Washington Fire near Lake Tahoe now up to 16,544 acres (updated)
11 a.m. Tuesday, June 23, UPDATE: The fire has grown to 16,544 acres as of Tuesday morning, officials said in an incident update.
Further, the containment number of 10 percent has been reduced to 0 percent, officials said, due to winds experienced in the area and unsafe conditions for firefighters in the early stages of the fire.
Several campgrounds along Highway 4 to the north end of Markleeville have been evacuated. In addition, Highways 4 and 89 in the Monitor Pass area are closed.
As a precaution, Markleeville residences have been advised to prepare for an evacuation if the need arises, however, no mandatory evacuations are in effect for Markleeville at this time.
Original 8 a.m. story below:
The nearly 15,000-acre Washington Fire continued to push toward Markleeville Tuesday morning as it burned west, both north and south of the historic Alpine County seat.
Residents watched the fire burn into the night on Monday, as gusty winds forced firefighters to retreat from any estimate of containment.
As of Tuesday morning, the Washington Fire cost $1 million to fight. Most of that went to the 10 tankers and eight helicopters flying air support for the 500 firefighters battling the blaze by hand on the ground.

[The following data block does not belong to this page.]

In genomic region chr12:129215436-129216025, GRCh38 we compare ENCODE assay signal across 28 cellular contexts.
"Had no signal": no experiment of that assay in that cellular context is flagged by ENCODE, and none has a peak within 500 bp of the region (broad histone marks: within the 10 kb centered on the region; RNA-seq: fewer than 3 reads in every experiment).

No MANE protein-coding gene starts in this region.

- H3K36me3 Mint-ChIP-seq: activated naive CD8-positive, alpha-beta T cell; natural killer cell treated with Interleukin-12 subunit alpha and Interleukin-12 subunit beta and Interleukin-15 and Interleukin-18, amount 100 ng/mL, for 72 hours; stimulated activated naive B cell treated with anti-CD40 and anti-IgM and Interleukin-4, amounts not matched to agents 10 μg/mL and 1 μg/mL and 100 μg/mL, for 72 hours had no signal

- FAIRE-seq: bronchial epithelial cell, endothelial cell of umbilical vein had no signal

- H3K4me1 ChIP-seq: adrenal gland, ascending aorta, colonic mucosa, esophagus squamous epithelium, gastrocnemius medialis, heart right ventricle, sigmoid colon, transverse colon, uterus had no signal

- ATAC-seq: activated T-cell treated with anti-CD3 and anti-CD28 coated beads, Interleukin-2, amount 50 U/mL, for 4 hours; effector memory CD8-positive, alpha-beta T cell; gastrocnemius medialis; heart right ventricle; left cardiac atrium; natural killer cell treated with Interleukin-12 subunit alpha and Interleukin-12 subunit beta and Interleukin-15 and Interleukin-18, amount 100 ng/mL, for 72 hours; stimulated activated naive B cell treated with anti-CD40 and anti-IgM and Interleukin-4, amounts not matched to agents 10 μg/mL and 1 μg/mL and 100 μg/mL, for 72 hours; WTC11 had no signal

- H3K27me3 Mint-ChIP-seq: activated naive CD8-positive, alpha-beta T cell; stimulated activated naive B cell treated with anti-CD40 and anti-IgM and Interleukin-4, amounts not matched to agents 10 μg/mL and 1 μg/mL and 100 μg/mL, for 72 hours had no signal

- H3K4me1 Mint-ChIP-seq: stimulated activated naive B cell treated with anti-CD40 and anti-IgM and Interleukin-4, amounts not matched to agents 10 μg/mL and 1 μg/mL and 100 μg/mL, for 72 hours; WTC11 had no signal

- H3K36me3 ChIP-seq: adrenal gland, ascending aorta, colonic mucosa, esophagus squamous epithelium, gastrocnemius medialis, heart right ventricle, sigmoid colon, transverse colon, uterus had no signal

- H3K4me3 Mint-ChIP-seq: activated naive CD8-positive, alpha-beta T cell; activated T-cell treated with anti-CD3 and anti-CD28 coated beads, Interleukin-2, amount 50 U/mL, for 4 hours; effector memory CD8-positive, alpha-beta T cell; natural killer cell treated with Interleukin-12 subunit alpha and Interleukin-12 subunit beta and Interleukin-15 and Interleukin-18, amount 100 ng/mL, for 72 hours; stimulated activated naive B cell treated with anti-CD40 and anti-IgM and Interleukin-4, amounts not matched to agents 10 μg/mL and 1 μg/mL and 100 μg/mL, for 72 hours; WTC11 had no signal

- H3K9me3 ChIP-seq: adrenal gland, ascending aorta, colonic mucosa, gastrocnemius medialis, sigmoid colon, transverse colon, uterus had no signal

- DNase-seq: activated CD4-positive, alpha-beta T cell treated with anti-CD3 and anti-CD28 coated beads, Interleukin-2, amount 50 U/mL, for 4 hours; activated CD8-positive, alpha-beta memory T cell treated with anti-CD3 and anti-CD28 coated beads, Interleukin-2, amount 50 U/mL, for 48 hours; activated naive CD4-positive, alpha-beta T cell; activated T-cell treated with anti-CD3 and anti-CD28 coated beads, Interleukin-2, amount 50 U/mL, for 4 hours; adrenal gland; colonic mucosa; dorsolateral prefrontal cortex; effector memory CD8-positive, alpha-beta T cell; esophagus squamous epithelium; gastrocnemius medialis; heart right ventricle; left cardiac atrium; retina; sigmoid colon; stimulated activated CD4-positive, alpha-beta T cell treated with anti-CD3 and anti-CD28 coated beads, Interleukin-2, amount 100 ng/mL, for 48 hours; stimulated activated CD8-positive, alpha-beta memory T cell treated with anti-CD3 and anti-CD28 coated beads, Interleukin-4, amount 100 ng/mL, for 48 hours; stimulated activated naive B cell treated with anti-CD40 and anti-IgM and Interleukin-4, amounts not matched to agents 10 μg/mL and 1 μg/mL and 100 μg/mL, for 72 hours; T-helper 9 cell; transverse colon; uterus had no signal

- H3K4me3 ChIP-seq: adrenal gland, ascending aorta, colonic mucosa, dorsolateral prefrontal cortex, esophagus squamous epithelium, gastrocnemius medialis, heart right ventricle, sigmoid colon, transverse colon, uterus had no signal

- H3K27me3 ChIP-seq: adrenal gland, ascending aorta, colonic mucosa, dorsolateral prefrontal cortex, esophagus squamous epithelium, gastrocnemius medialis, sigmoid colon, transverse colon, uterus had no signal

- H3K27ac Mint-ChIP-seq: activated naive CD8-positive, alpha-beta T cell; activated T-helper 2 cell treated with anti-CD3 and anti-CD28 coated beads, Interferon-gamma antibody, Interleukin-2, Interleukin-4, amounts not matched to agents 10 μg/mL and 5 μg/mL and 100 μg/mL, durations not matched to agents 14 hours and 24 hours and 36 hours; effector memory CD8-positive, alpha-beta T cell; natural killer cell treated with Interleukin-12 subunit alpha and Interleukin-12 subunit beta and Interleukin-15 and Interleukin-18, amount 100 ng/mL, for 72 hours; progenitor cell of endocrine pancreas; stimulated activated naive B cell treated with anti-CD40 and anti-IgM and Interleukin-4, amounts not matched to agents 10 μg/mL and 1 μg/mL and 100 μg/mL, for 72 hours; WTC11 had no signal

The fire is believed to have been started by a prior lightning strike near the Washington mine at the base of Silver Peak, about 45 miles south of Carson City.
It was first reported 7 p.m. June 19. It grew from 75 acres on Saturday afternoon to nearly 15,000 acres on Monday night.
“The extreme fire activity being witnessed with the Washington Fire is primarily due to strong erratic winds and severe drought conditions,” officials said in an incident update. “These two variables also played a role in firefighting efforts for both air and ground support.”
It had grown to 14,942 acres as of late Monday.
Cooler temperatures, higher humidity and decreased winds on Monday night caused the fire to lie down a bit as smoke began to settle in Carson Valley.
Officials advise people with heart or lung disease to avoid all physical activity outdoors. Others should avoid prolonged or heavy exertion outside.
As of Tuesday, smoke was not forecast to filter into the Lake Tahoe Basin, although that may change pending unpredictable weather shifts.
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